Situated on the edge of London, Brunel University is a short journey from the vibrant capital, offering the perfect balance between cosmopolitan city living and a tight knit diverse community. The uni boasts well-known lecturers including Will Self, Benjamin Zephaniah and Fay Weldon. Brunel is home to world-class sports facilities, including one of the few 132m indoor sprint tracks in the country.

How you'll spend your time

  • Lectures / seminars
  • Independent study
  • Placement
14%
86%

Year 1

16%
84%

Year 2

9%
91%

Year 3

How you'll be assessed

  • Written exams
  • Coursework
  • Practical exams
38%
62%

Year 1

50%
50%

Year 2

33%
67%

Year 3

What do the numbers say for

Where there isn’t enough reliable data about this specific course, we’ve shown aggregated data for all courses at this university within the same subject area

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What do students think about this subject here?

Source: NSS

Here's how satisfied past students were – useful to refer to when you’re narrowing down your options. Our student score makes comparisons easier, showing whether satisfaction is high, medium or low compared to other unis.

What do student satisfaction scores tell you?

Overall student satisfaction 80%
Student score 73% LOW
Able to access IT resources

93%

Staff made the subject interesting

70%

Library resources are satisfactory

87%

Feedback on work has been helpful

51%

Feedback on work has been prompt

63%

Staff are good at explaining things

84%

Received sufficient advice and support

75%

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Who studies this subject?

Source: HESA

Start building a picture of who you could be studying with by taking a look at the profile of people that have studied this subject here in previous years.

UK / Non-UK
74% of students here are from outside the UK
Male / Female
66% of students are female
Full-time / Part-time
5% of students are part-time
Typical Ucas points
0
2:1 or above
66% of students achieved a 2:1 or above
Drop-out rate
Not Available
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What are graduates doing after six months?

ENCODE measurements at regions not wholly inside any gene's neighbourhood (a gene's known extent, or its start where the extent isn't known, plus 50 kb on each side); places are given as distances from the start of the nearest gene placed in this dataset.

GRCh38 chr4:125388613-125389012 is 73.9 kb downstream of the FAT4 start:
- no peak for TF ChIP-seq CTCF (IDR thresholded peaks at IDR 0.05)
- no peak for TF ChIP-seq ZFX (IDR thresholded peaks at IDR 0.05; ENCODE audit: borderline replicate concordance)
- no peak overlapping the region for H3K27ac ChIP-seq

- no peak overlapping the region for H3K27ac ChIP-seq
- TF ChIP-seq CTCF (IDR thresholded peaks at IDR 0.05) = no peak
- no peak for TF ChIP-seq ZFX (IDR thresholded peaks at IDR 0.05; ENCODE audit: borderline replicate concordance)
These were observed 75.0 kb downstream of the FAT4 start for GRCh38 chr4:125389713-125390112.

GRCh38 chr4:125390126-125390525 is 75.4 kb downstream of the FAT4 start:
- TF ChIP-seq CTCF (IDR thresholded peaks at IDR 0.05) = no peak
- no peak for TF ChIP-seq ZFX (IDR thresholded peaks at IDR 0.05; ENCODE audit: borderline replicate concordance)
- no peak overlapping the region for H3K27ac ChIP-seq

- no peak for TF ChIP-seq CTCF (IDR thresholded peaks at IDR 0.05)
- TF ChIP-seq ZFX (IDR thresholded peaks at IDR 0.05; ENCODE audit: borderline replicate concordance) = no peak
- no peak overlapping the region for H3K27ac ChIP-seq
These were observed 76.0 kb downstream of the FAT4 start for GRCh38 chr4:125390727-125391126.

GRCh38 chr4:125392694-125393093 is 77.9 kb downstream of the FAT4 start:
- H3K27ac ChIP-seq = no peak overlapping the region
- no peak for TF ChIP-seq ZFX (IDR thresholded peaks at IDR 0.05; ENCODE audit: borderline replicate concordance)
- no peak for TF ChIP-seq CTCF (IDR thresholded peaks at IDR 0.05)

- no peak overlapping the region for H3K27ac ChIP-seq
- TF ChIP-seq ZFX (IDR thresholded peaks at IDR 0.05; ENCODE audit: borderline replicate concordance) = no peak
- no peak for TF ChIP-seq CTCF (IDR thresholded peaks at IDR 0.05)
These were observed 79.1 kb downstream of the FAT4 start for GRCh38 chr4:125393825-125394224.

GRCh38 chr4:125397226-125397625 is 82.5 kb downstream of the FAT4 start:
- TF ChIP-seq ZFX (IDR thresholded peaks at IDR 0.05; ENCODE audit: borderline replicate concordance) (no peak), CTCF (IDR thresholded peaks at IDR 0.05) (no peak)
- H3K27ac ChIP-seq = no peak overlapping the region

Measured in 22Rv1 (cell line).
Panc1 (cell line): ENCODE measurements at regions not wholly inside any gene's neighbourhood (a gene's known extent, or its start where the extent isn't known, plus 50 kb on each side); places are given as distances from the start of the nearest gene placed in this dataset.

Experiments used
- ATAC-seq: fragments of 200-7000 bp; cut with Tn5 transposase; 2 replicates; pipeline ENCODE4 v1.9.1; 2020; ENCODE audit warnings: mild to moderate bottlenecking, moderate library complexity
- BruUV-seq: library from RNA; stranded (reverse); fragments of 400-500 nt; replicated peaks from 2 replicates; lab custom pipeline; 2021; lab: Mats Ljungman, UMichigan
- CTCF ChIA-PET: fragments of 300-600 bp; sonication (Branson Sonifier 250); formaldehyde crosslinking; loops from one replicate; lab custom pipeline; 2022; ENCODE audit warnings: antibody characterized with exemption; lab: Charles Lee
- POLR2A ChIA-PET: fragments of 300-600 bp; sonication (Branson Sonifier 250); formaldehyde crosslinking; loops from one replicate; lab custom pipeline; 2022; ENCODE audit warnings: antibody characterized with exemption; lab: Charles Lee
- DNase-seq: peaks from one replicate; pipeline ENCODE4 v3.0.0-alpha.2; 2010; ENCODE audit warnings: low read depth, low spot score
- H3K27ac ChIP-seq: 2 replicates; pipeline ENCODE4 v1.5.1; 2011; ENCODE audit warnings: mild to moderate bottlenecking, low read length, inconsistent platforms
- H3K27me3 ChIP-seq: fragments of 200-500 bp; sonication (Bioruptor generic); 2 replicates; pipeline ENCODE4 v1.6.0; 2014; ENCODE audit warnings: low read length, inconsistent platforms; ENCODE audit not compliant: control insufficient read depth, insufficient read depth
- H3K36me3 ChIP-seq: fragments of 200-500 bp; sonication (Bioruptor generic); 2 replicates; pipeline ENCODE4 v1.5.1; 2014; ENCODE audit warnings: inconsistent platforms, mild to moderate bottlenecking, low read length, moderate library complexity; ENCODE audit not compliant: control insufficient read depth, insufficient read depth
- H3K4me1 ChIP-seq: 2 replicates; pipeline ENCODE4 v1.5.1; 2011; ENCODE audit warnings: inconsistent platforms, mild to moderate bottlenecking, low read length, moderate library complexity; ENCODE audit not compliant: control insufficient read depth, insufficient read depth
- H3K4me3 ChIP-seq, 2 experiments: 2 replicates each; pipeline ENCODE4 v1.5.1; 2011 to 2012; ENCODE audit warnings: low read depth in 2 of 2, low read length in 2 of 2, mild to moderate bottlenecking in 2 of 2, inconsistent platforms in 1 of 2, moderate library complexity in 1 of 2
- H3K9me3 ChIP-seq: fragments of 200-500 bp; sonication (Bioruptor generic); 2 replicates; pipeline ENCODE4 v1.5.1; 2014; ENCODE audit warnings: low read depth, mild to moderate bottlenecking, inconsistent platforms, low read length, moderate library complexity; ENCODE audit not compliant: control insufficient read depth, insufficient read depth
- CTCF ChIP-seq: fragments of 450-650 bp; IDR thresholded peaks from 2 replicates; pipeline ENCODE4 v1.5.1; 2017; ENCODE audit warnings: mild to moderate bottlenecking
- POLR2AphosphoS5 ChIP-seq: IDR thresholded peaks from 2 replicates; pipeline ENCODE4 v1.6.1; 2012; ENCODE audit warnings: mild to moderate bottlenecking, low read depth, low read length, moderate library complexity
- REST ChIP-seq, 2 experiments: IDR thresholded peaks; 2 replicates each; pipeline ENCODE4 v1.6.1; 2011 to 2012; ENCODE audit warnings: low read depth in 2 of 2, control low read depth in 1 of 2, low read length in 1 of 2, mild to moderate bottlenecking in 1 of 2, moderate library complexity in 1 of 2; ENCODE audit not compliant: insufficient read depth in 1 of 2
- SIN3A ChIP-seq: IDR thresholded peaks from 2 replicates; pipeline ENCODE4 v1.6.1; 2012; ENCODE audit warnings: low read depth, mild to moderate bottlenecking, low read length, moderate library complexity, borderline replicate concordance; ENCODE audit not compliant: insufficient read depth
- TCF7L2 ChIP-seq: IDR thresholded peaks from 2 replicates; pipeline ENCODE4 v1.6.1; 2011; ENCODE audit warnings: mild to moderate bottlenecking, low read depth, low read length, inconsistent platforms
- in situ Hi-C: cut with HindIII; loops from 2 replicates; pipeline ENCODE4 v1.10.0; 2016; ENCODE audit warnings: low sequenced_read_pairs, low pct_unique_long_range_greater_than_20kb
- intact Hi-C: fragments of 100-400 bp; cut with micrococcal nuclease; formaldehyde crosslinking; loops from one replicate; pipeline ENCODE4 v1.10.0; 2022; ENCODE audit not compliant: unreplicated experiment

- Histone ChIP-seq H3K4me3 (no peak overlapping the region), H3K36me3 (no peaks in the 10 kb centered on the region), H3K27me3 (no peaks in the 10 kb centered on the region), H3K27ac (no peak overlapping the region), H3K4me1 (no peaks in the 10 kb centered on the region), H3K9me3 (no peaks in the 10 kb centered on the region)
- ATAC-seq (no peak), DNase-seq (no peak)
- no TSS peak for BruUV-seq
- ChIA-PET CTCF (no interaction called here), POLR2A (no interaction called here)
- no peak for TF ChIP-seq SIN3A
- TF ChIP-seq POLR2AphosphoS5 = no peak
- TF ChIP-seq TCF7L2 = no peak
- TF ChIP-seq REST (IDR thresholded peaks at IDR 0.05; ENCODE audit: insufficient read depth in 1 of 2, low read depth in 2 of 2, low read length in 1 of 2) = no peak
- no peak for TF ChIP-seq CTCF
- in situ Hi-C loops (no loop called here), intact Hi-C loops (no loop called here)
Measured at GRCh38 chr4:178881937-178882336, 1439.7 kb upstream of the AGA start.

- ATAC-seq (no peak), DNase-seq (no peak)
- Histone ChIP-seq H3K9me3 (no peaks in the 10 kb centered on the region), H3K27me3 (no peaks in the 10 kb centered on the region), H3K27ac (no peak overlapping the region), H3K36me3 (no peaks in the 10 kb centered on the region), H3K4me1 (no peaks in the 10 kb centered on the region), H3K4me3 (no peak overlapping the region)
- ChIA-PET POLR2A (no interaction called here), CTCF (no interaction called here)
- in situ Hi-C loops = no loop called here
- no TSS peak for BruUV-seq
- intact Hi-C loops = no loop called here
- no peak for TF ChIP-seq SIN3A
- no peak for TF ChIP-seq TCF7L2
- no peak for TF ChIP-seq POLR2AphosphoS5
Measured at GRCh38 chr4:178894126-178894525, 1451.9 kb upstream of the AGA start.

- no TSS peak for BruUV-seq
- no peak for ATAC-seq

Source: DLHE

Here’s what students are up after they graduate from studying this subject here. We’ve analysed the employment rate and salary figures so you can see at a glance whether they’re high, typical or low compared to graduates in this subject from other universities. Remember the numbers are only measured only six months after graduation and can be affected by the economic climate - the outlook may be different when you leave uni. What do graduate employment figures really tell you?

% employed or in further study Not Available
Average graduate salary Not Available

Sorry, we don't have any information about graduates from this subject here.

Employment prospects for graduates of this subject

Sources: DLHE & HECSU
Law graduates tend to go into the legal industry, and they usually take similar routes. Jobs are competitive – often very competitive - but starting salaries are good and high fliers can earn serious money. Be aware though - some careers, especially as barristers, can take a while to get into. If you want to qualify to practise law, you need to take a professional qualification and many law graduates then go on to law school. If you want to go into work, then a lot of law graduates take trainee or paralegal roles and some do leave the law altogether, often for jobs in management, finance and the police force. A small proportion – about one in 17 last year– of law graduates also move into another field for further study. Psychology, business and social studies are all popular for these career changers, so if you do take a law degree and decide it’s not for you, there are options.